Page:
Monday, January 30, 2012

Elephants in South America

In 1934 the Peruvianist Wendell C. Bennett carried out several excavations at Tiahuanacu adjacent to southern Lake Titicaca along the Bolivian-Peruvian border. Excavating in the Subterranean Temple he found two large stone images. One was a bearded statue. Depicted are large round eyes, a straight narrow nose and oval mouth. Rays of lightning are carved on the forehead. The statue stands over 7 feet tall with arms crossed over an ankle-length tunic, which is decorated with pumas around the hem. Serpents ascend the figure on each side, reminding one of the Feathered Serpent culture-hero known as Quetzalcoatl in Central America. Strange animals resembling toxodons are carved up around the head.

These so-called “toxodons” have never been seen nor is anything known about them other than from the drawings. Therefore, the term “toxodon” is simply a name of convenience for an otherwise unknown animal. Unknown, that is, unless you compare it with an early tuskless elephant, then the resemblence is quite close. Given the lack of artistic ability of early carvings, cave paintings, etc., it is very possible this drawing is of an early elephant that wandered the Andean area since it is recognized by most archaeologists that such paintings and carvings depicting animals were taken from life, of animals known to the ancient artist.

Thus, these carvings of ancient Peruvians look as much like an elephant as any other animal known to man. However, since elephants are not a common idea to the Andean area or the entire Western Hemisphere, scientists look for some extinct animal rather than a more common elephant—the animal the Jaredites brought to the Land of Promise. Of course, we do not know exactly what the Jaredite elephants looked like, and may have been some early from of the later animal we know, just as the camelids llama and alpaca are another form of the camel.

In addition, on the Tiwanaku Gate, the figures flanking the centerpiece are unfinished, causing viewers to wonder what could have interrupted the craftsmen. Of the animals represented on the gate, two have been extinct for thousands of years. Jaguars and condors are still with us, but toxodons and elephants can no longer be found in the area, causing one to wonder if the elephant did not live into the Nephite era when this gate and carvings were made.

Modern man often fails to realize that the animals we have come to understand existed in certain areas at certain times are based solely on some type of picture, carving, or actual find. After all, if the La Brea Tarpits in Southern California did not exist, no one would have known of the numerous types of animals, including the horse and elephant ever walked the Americas. Nor can we be certain that an animal disappeared from view at any certain time, since dates attributed to such finds are always based on some type of dating system, such as radiocarbon dating, which is generally in error (see the book, “Scientific Fallacies and Other Myths.”) Since Tiwanaku dates from about 1500 B.C., such drawings could well have depicted the elephant that scientists claim never existed in the Americas.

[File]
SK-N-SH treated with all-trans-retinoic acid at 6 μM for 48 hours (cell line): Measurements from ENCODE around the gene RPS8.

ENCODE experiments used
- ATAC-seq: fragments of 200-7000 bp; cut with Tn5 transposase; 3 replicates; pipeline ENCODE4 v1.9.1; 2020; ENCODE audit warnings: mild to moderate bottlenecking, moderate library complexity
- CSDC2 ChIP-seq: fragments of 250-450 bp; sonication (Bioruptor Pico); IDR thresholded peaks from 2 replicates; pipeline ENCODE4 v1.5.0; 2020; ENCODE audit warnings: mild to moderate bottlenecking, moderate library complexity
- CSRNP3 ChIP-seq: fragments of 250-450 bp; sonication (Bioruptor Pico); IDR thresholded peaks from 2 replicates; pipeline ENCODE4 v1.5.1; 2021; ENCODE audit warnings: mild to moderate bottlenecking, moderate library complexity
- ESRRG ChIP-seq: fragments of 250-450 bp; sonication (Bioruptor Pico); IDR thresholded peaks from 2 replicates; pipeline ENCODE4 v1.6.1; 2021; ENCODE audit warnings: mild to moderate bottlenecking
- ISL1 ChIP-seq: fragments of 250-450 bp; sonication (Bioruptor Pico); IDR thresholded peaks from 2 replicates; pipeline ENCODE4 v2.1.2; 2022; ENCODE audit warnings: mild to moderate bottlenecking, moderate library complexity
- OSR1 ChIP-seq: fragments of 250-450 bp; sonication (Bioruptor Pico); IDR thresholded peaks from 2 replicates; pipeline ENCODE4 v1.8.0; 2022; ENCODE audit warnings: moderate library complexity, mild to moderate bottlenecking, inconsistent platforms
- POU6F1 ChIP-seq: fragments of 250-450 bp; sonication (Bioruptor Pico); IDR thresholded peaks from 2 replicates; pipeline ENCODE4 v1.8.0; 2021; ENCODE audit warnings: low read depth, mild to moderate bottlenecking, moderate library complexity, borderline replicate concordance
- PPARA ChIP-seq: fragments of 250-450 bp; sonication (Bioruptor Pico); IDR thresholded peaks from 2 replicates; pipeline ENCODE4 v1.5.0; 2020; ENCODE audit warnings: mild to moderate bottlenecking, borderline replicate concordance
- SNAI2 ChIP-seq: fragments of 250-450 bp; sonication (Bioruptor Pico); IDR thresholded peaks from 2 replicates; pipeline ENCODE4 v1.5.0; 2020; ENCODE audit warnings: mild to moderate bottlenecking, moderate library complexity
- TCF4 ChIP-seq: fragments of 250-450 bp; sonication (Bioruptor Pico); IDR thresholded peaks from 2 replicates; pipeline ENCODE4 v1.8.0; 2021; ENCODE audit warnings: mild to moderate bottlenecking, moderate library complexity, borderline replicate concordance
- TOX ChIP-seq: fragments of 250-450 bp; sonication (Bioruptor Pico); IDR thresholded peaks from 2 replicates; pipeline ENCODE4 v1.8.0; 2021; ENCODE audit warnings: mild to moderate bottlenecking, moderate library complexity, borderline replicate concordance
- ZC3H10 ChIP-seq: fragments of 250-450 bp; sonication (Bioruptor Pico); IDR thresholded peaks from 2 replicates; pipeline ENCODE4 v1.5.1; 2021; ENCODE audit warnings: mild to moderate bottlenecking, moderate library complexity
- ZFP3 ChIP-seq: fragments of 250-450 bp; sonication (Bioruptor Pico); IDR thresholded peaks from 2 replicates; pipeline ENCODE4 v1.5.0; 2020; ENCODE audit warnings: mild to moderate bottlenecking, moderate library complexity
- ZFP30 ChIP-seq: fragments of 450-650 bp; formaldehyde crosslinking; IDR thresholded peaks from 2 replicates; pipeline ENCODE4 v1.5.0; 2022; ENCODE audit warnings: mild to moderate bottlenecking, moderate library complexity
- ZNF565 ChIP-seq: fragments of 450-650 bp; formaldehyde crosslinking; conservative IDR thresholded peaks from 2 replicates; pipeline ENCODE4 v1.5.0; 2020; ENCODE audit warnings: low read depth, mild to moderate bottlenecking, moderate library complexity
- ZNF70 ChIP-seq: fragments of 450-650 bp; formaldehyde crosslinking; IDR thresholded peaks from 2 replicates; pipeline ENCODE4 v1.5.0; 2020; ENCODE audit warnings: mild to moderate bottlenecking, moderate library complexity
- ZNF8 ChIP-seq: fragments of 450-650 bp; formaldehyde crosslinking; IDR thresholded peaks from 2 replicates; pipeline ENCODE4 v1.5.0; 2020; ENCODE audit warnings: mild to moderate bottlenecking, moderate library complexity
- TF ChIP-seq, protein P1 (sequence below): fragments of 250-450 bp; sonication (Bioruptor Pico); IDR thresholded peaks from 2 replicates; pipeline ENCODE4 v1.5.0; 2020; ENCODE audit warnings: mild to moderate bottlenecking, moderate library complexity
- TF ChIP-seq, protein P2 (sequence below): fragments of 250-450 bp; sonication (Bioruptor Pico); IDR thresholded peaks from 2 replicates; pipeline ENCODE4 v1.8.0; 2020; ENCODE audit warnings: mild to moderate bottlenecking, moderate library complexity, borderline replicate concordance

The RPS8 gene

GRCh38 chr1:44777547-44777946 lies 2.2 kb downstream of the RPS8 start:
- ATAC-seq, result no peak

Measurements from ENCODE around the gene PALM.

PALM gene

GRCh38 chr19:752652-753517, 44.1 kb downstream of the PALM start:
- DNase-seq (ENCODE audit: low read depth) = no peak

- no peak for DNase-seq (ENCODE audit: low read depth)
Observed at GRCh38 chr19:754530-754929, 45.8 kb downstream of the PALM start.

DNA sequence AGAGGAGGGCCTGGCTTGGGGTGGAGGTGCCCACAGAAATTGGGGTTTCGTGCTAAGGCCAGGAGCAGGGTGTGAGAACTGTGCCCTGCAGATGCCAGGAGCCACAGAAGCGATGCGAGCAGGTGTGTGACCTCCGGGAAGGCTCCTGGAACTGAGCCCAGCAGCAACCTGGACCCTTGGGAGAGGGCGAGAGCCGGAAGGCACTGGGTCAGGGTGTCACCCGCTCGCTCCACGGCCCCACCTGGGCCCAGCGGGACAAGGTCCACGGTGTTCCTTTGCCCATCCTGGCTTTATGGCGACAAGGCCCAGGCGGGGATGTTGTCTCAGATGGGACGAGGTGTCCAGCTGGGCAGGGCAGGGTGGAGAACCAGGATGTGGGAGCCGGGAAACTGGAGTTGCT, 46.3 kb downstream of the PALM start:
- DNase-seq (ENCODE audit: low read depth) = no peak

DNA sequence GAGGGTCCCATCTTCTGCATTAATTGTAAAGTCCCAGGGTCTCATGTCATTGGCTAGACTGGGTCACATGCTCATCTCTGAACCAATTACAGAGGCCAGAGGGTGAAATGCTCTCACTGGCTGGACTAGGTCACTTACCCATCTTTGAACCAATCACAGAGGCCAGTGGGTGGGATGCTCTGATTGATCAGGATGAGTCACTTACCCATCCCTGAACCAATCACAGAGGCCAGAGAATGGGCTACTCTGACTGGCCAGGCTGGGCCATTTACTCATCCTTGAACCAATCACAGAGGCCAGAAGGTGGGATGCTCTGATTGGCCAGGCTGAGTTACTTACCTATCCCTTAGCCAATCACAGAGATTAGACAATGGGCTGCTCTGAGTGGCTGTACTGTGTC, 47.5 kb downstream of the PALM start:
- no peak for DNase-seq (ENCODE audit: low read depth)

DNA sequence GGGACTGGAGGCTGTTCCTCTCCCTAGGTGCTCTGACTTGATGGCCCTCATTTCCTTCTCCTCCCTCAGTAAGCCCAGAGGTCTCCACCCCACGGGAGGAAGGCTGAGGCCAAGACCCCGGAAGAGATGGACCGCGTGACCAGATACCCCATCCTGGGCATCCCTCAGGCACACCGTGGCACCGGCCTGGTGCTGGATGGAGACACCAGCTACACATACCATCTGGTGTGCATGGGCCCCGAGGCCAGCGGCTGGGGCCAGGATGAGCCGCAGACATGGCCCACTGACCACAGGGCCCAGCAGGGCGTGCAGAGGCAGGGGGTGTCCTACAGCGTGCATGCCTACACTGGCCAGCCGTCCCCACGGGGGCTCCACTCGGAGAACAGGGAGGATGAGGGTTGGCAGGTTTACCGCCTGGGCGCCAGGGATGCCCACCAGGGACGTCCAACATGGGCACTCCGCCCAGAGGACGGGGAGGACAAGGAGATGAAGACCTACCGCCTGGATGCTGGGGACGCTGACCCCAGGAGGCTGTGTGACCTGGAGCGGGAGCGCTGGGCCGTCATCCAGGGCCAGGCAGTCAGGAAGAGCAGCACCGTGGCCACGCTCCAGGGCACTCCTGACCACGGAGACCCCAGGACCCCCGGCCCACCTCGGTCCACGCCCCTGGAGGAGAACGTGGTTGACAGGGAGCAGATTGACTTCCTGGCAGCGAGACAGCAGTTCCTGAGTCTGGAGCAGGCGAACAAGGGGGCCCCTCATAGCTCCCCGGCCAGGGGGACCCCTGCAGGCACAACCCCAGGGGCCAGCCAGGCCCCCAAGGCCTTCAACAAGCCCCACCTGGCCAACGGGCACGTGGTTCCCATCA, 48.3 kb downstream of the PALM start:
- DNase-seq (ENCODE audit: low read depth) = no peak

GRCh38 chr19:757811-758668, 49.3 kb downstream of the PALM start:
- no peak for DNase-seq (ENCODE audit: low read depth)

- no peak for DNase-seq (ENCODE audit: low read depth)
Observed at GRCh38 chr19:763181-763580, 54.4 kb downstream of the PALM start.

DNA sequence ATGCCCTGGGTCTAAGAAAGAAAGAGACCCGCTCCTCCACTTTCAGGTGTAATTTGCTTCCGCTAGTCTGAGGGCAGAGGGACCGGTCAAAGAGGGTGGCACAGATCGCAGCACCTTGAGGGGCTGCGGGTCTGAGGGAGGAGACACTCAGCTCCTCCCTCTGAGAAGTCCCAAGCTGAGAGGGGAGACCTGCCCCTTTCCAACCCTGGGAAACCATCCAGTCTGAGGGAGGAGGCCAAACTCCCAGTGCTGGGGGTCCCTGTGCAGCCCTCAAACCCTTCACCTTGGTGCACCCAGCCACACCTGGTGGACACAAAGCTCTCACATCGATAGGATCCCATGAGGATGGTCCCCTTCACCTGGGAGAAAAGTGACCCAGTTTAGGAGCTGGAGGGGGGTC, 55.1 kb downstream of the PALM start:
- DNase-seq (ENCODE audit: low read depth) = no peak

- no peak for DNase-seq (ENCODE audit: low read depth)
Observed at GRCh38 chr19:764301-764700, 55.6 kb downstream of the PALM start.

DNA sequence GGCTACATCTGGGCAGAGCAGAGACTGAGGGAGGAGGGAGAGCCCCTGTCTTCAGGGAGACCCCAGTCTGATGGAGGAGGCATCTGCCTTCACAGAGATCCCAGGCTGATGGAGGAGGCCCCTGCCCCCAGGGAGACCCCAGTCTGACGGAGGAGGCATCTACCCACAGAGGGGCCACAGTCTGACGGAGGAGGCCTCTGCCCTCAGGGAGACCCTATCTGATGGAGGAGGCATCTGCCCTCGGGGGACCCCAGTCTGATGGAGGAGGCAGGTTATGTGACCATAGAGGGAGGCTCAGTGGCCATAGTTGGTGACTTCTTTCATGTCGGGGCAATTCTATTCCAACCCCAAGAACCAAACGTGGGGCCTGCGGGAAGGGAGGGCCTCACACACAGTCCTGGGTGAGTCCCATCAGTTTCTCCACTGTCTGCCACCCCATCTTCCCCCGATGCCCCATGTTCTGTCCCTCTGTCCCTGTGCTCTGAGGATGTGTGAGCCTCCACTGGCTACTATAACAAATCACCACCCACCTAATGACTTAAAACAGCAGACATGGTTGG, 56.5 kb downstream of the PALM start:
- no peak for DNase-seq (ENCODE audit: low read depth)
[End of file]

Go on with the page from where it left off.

In addition, there were other elephant-like animals that flourished in South America, one of which was an early elephant called the Cuvieroiusr, depicted on the Gate of Tiwanaku—a fact that has archaeologists baffled. Because they think the animal was extinct 15,000 eyars ago, they have dated Tiwanaku to 13,000 B.C.; however, their distribution is shown in the green area of the map, from Colombia to Chile—the red area shows the Stegomastodon waringi, found in Brazil and Uruguay, and the blue area shows the Stegomastodon platensis found in Argentina—and it is felt they lived into the A.D. period.

Certainly, the Gomphotheres, a diverse group of elephant-like animals (proboscideans) were not only widespread in North America during the Miocene and Pliocene epochs, with some living in Eurasia and South America, they were slowly replaced by modern elephants, but the last South American species did not finally become extinct until possibly as recently as 400 A.D. In the toxonomy of the Gomphotherium, the complete “parentage” was finally decided in 1998 from Domain to Family. According to J. L. Prado, M. T. Alberdi, b. Azanza, B. Sanchex, and D. Frassinetti in their 2005 work on elephants in South America, the Gomphothere remains are common at South American Paleo-indian sites. One example is the early human settlement at Monte Verde, in Chile.

Consequently, elephants were widely distributed all over South America, with at least one variety existing to about the time of the annihilation of the Nephites, 400 A.D.

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